• Define all interfaces and assign interface authorities and responsibilities to each, both intra-and inter-organizational. This includes understanding potential incompatibilities and defining the transition processes.
  • Control of the configuration is critical to understanding how changes will impact the system. For example, changes in design and environment could invalidate previous analysis results.
  • Conduct milestone reviews to enable a critical and valuable assessment to be performed. These reviews are not to be solely used to meet contractual or scheduling incentives. These reviews have specific entrance criteria and should be conducted when these are met.
  • Understand any biases, assumptions, and constraints that impact the analysis results.
  • Place all analysis under configuration control to be able to track the impact of changes and understand when the analysis needs to be reevaluated.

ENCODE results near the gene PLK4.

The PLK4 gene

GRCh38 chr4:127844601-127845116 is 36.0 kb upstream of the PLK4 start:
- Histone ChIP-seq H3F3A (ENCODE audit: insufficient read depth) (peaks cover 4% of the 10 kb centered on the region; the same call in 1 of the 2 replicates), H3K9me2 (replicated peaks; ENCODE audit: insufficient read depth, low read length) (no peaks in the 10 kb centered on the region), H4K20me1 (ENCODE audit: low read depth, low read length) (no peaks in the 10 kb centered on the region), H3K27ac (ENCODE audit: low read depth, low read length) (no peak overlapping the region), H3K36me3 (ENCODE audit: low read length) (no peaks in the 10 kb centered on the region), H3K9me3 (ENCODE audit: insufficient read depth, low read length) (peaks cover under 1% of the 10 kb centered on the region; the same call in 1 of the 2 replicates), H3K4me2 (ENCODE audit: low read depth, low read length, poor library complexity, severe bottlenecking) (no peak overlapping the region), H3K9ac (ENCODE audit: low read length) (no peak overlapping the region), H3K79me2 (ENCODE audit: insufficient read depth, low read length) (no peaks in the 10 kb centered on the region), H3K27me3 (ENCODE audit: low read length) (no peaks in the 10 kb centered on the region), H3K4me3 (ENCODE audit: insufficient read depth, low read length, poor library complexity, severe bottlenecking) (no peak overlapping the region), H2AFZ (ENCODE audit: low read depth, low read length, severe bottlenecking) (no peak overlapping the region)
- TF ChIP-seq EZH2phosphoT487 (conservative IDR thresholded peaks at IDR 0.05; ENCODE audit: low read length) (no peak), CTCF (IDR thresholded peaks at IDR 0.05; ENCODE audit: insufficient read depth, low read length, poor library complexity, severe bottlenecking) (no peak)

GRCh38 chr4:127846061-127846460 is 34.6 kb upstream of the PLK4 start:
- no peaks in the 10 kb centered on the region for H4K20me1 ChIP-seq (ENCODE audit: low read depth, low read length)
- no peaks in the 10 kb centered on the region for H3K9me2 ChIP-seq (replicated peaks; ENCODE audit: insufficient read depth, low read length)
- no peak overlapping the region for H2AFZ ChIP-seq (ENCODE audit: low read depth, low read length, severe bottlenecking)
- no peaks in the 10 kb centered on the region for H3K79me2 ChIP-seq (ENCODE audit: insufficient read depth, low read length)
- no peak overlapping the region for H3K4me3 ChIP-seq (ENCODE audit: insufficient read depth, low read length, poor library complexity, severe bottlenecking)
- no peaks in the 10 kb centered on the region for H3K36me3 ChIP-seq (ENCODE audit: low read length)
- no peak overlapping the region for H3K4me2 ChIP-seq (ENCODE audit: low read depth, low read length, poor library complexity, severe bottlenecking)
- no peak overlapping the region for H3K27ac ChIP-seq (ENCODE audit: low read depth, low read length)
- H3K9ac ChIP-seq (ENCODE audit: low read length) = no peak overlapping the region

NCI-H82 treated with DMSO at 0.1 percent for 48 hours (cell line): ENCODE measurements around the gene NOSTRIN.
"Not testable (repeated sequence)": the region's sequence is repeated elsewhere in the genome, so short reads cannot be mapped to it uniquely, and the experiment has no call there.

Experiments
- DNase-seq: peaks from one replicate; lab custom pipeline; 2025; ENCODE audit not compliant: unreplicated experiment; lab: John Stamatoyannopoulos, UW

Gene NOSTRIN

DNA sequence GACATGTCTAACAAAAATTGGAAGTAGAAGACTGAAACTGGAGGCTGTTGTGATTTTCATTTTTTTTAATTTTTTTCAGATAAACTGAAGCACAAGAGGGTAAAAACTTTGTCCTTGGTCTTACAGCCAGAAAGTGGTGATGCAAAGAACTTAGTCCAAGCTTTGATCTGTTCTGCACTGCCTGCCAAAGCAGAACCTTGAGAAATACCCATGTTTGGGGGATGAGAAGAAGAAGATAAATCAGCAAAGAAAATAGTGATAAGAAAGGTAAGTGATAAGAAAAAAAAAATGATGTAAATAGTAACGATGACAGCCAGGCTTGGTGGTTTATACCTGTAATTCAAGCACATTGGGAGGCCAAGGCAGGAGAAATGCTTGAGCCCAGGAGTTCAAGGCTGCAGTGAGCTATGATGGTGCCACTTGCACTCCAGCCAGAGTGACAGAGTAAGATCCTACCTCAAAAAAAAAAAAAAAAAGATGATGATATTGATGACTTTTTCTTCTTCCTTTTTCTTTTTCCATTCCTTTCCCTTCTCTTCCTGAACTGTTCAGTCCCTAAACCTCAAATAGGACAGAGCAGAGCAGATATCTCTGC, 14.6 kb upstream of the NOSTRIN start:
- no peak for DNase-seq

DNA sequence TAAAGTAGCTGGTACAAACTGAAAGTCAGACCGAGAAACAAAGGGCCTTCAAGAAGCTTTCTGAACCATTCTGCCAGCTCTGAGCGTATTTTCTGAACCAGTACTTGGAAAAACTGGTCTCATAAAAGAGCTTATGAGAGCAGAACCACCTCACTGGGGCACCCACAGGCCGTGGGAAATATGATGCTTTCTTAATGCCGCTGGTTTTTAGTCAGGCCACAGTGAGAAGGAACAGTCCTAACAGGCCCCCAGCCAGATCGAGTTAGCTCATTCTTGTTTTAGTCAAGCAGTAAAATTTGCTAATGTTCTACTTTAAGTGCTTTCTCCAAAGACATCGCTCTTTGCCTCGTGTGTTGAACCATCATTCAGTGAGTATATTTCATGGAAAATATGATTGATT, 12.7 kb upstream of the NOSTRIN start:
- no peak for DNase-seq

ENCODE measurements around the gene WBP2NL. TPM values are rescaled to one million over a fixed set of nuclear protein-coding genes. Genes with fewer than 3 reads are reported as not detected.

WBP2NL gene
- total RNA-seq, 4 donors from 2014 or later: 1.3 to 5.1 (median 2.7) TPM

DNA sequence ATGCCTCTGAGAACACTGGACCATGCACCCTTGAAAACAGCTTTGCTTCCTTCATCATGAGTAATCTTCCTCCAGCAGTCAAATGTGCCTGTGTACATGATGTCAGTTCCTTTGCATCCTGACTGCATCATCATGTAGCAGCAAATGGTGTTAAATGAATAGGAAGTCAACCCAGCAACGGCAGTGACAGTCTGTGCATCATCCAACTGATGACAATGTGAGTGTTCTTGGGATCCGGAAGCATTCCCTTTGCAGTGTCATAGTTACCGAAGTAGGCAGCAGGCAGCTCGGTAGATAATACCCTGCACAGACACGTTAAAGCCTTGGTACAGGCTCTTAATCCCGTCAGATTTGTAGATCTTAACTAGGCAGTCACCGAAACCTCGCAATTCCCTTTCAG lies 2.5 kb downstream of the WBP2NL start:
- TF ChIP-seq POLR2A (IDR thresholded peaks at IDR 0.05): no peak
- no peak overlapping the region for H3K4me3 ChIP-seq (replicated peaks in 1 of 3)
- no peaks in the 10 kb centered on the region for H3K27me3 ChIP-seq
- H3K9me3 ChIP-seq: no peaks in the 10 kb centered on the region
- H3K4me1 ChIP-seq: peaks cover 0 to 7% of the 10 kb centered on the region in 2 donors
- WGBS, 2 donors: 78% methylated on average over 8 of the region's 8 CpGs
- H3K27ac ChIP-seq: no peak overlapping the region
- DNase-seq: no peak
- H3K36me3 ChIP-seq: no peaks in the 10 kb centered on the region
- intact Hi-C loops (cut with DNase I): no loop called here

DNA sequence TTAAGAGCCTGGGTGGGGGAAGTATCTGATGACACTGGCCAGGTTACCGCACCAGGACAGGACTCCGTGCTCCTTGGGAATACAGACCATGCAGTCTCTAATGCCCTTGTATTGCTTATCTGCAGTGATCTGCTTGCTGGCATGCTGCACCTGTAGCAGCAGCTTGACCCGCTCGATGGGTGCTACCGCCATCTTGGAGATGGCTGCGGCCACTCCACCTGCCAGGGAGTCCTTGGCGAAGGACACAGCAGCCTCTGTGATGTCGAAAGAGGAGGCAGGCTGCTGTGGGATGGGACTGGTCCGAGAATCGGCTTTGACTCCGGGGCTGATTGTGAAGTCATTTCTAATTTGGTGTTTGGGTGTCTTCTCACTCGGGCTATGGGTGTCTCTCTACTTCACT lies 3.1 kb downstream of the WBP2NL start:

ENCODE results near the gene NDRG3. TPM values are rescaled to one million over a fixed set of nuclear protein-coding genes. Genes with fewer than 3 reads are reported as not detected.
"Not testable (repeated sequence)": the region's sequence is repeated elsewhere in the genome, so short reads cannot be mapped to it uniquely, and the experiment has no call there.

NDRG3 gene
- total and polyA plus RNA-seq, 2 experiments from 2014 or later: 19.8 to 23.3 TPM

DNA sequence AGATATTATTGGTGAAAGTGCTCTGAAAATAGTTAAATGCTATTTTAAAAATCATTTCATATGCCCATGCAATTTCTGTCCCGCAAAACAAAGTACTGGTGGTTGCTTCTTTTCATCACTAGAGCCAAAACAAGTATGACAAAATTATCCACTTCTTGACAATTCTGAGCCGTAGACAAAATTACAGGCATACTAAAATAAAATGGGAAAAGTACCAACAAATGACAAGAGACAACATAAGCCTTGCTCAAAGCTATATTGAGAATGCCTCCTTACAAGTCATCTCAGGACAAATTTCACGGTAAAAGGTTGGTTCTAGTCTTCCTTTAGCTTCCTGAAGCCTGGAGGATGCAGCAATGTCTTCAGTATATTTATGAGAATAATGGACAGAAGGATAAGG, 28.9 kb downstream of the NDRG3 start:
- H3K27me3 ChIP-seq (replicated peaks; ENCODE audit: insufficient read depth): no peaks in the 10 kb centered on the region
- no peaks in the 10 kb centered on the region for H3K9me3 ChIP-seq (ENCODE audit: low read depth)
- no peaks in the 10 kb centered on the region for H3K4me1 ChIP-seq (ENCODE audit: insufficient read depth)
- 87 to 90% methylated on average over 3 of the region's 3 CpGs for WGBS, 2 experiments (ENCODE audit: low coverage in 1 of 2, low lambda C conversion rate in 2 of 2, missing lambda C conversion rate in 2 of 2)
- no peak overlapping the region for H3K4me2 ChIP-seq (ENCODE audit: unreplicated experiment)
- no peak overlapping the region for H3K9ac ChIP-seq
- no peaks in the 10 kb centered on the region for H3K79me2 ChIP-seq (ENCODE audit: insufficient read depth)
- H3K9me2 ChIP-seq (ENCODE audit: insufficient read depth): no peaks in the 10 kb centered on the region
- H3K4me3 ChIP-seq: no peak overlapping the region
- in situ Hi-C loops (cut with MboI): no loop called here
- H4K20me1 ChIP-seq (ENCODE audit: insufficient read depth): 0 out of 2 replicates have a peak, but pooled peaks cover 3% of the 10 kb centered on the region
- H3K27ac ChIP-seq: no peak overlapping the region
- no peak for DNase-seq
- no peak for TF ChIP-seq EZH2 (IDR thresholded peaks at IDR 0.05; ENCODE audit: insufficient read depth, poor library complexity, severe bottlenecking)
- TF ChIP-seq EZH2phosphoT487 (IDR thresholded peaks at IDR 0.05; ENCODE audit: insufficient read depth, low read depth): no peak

This is a recursive and iterative process. Early in the life cycle, the technical plans are established and synchronized to run the design and realization processes. As the system matures and progresses through the life cycle, these plans should be updated as necessary to reflect the current environment and resources and to control the project’s performance, cost, and schedule. At a minimum, these updates will occur at every Key Decision Point (KDP). However, if there is a significant change in the project, such as new stakeholder expectations, resource adjustments, or other constraints, all plans should be analyzed for the impact of these changes on the baselined project.

6.1.1 Process Description

Figure 6.1-1 provides a typical flow diagram for the Technical Planning Process and identifies typical inputs, outputs, and activities to consider in addressing technical planning.